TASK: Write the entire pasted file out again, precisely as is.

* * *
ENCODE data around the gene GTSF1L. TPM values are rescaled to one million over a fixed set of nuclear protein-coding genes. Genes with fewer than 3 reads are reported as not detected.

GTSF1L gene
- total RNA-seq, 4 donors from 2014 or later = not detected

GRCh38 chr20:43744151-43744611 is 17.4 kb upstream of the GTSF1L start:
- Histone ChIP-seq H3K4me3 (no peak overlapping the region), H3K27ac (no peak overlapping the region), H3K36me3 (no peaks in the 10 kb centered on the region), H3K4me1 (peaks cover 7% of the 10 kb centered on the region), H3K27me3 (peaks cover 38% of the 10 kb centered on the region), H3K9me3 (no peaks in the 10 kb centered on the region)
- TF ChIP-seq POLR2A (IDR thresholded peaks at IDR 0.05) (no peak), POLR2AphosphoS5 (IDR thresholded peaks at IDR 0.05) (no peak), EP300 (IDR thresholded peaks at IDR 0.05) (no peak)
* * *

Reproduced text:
ENCODE data around the gene GTSF1L. TPM values are rescaled to one million over a fixed set of nuclear protein-coding genes. Genes with fewer than 3 reads are reported as not detected.

GTSF1L gene
- total RNA-seq, 4 donors from 2014 or later = not detected

GRCh38 chr20:43744151-43744611 is 17.4 kb upstream of the GTSF1L start:
- Histone ChIP-seq H3K4me3 (no peak overlapping the region), H3K27ac (no peak overlapping the region), H3K36me3 (no peaks in the 10 kb centered on the region), H3K4me1 (peaks cover 7% of the 10 kb centered on the region), H3K27me3 (peaks cover 38% of the 10 kb centered on the region), H3K9me3 (no peaks in the 10 kb centered on the region)
- TF ChIP-seq POLR2A (IDR thresholded peaks at IDR 0.05) (no peak), POLR2AphosphoS5 (IDR thresholded peaks at IDR 0.05) (no peak), EP300 (IDR thresholded peaks at IDR 0.05) (no peak)